<description>Text Search for: hiv</description>


perl hiv_search.xml > hiv_prots.lst
tar xf full.tar
./small_molecules -w full -e hiv_prots.lst

Danger Zone: Internal documentation!

These functions are internal to Lemon and not meant to be used as part of the external API. They are documented here for the interested reader and future Lemon developers.

template<typename Function, typename Collector>
void lemon::run_parallel(Function &&worker, const std::string &p, Collector &collector, size_t ncpu = 1, const Entries &entries = Entries(), const Entries &skip_entries = Entries())

The run_parallel function launches jobs which do return data.

Use this function to run the worker function on ncpu threads. The worker should accept two arguments, a chemfiles::Frame and a std::string. It must return a value as this value will be appended, using the combine function object, the the collector. See the Lemon Workflow documention for more details.

  • worker: A function object (C++11 lambda, struct the with operator() overloaded, or std::function object) that the user wishes to apply.

  • [in] p: A path to the Hadoop sequence file directory. by the worker object which are appended with combine.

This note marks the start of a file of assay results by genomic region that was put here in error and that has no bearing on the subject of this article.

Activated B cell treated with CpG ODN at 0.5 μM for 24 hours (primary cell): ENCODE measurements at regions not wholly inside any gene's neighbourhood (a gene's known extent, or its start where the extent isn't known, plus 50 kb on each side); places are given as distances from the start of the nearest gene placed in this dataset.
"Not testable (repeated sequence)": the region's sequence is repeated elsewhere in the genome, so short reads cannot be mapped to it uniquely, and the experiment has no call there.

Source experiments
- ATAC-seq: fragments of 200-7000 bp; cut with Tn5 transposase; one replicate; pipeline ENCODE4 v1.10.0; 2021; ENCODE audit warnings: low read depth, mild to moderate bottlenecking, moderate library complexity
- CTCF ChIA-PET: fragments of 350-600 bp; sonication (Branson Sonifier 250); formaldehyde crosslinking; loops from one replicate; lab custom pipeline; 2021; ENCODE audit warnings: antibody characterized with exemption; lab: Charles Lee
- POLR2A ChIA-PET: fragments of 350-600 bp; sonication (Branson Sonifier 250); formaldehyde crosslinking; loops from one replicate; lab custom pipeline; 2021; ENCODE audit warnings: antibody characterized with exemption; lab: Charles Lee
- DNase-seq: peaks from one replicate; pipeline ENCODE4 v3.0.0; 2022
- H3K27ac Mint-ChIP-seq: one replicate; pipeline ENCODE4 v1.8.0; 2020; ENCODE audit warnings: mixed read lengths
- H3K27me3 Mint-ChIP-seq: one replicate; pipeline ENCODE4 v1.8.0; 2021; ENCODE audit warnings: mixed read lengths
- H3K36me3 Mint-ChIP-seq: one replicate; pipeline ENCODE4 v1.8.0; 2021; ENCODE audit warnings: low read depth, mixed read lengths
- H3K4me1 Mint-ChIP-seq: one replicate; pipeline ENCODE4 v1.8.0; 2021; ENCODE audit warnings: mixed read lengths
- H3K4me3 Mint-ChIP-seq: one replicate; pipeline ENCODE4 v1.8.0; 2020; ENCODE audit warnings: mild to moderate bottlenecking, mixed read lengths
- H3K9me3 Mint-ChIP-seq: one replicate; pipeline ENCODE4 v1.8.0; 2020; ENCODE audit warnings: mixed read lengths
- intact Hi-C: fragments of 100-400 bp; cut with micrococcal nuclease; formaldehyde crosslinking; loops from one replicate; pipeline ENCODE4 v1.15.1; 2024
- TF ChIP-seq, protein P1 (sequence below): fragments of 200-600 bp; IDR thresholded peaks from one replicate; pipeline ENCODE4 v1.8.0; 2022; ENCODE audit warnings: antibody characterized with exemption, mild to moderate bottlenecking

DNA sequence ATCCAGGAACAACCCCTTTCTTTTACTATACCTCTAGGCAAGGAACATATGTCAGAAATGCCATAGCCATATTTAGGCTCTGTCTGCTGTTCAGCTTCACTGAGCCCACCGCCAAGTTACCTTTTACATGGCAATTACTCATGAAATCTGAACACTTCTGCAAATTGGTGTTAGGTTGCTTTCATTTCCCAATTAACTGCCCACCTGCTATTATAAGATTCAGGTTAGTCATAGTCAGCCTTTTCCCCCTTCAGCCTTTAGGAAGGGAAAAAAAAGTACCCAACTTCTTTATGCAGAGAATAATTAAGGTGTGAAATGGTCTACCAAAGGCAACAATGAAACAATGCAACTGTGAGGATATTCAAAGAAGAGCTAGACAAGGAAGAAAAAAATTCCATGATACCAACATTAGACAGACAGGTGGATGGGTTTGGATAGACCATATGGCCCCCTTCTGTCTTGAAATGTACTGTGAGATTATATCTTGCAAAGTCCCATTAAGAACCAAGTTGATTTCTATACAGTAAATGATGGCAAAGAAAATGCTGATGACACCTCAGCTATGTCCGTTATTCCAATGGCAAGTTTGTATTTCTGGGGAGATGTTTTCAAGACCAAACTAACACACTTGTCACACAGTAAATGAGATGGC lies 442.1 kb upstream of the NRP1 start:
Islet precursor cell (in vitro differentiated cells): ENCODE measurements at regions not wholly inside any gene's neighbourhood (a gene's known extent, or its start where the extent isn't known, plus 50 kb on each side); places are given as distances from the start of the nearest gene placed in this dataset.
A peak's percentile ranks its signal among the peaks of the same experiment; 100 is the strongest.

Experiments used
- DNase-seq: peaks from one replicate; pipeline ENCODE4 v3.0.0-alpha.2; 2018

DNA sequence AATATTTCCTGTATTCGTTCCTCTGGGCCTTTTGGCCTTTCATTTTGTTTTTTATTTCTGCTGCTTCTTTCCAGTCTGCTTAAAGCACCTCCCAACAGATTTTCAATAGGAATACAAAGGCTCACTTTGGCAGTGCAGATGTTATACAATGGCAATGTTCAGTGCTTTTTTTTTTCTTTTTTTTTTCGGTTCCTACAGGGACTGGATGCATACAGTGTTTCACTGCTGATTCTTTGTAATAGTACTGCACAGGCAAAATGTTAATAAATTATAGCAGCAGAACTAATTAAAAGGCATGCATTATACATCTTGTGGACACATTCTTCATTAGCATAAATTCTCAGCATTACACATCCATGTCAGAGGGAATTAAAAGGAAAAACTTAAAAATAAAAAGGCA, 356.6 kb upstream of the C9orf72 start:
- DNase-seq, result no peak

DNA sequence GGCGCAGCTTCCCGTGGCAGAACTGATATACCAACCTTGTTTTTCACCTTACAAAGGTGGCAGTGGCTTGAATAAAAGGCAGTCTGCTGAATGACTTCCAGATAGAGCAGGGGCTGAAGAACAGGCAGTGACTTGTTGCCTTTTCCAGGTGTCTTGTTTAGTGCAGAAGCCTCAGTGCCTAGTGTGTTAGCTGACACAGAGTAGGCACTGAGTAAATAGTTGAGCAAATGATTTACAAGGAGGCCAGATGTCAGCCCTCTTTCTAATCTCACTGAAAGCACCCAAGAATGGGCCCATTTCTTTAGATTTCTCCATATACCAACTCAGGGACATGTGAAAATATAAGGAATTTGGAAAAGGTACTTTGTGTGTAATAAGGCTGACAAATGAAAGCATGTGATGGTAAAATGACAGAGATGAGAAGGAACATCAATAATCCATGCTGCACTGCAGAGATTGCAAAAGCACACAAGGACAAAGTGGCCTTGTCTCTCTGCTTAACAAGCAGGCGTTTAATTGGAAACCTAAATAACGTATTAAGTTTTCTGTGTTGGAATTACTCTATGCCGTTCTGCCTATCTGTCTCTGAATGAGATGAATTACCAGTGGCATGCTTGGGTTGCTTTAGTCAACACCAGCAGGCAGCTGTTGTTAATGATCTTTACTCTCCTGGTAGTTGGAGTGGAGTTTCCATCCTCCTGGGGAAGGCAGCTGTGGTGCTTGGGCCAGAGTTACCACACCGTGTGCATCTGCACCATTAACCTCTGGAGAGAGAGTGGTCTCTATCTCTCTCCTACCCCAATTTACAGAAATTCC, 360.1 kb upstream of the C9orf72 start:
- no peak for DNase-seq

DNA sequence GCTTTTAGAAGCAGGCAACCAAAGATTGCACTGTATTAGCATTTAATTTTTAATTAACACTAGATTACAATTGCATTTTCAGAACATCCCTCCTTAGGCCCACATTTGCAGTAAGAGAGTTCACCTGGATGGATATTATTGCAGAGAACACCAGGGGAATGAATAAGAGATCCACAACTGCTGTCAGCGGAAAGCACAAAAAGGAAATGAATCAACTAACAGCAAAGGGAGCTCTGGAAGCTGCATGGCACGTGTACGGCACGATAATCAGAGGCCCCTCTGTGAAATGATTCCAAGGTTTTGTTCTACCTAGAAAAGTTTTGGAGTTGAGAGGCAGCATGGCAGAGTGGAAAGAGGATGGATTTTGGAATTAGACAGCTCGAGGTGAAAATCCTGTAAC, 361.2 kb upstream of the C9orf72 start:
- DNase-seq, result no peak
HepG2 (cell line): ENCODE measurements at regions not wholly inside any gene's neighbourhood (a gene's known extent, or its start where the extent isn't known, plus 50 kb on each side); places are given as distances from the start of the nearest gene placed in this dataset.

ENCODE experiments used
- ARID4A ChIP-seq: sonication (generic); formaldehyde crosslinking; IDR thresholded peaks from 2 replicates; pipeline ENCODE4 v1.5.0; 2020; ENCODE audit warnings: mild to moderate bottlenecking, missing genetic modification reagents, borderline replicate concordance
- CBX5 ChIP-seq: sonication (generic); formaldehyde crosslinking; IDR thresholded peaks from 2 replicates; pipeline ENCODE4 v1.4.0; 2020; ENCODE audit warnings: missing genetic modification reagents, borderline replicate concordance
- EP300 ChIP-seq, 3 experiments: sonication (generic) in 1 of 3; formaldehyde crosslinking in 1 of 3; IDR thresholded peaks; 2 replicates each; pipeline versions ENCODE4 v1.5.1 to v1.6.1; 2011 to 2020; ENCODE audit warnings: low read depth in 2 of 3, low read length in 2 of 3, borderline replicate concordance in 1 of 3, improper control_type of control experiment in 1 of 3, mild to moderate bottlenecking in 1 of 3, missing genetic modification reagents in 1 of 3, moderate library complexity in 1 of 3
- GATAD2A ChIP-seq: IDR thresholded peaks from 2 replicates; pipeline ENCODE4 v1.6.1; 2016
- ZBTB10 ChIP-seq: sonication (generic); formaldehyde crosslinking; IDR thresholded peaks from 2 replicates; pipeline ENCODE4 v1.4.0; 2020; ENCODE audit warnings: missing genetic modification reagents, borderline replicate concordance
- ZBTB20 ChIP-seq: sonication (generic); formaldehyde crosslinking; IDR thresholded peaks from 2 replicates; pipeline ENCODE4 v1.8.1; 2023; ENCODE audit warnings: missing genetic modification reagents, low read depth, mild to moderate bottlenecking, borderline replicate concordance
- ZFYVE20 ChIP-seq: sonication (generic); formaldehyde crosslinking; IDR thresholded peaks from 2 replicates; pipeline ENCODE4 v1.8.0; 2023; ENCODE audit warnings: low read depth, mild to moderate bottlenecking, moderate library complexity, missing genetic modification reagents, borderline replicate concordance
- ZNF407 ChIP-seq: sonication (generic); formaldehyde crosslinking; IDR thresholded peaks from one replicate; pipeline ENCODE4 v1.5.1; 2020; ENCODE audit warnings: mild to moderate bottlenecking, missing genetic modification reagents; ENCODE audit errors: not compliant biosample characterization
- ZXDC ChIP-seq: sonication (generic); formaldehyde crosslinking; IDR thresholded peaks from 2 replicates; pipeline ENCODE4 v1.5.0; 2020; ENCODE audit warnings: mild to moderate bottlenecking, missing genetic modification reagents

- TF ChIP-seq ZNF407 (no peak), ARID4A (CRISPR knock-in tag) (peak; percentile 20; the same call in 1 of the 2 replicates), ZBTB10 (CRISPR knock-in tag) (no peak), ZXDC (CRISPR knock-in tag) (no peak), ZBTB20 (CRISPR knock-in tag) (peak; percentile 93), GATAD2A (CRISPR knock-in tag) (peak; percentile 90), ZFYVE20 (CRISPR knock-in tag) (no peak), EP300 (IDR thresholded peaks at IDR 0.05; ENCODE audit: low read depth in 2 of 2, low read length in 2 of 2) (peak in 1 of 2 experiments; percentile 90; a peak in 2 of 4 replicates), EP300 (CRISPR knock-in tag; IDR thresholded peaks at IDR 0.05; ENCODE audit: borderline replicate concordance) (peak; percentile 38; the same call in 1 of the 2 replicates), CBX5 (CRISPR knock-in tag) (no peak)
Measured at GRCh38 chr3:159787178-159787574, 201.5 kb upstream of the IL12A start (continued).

• collector: A function object that handles the output of worker.

  • [in] ncpu: The number of threads to use.

  • [in] entries: Which entries to use. Not used if blank.

  • [in] skip_entries: Which entries to skip. Not used if blank.

class lemon::Hadoop

The Hadoop class is used to read input sequence files.

This class reads an Apache Hadoop Sequence file and iterates through the key/value pairs. It has been modified so that it can only read files supplied by RCSB at this location: Full

Public Functions

Hadoop(std::istream &stream)

Create a Hadoop class using a std::istream.

This Hadoop constructor takes a binary stream as input. This stream must be open and contain data from a sequence file obtained from RCSB.

bool has_next()

Returns if a sequence file has remaining MMTF records in it.

Use this function to check if the sequence file has any remaining MMTF records stored in it.


True if another MMTF record is present. False otherwise.

std::pair<std::string, std::vector<char>> next()

Returns the next MMTF file.

This function reads the next MMTF record from the underlying stream. Be-warned that this function does minimal error checking and should only be used if has_next() has returned true.


A pair of std::vector<char>s. The first member contains the PDB ID and the second contains the GZ compressed MMTF file.

Public Static Attributes

auto constexpr HADOOP_HEADER_SIZE = 90

The size of the starting header.

std::vector<std::string> lemon::read_hadoop_dir(const std::string &p)

Read a directory containing hadoop sequence files.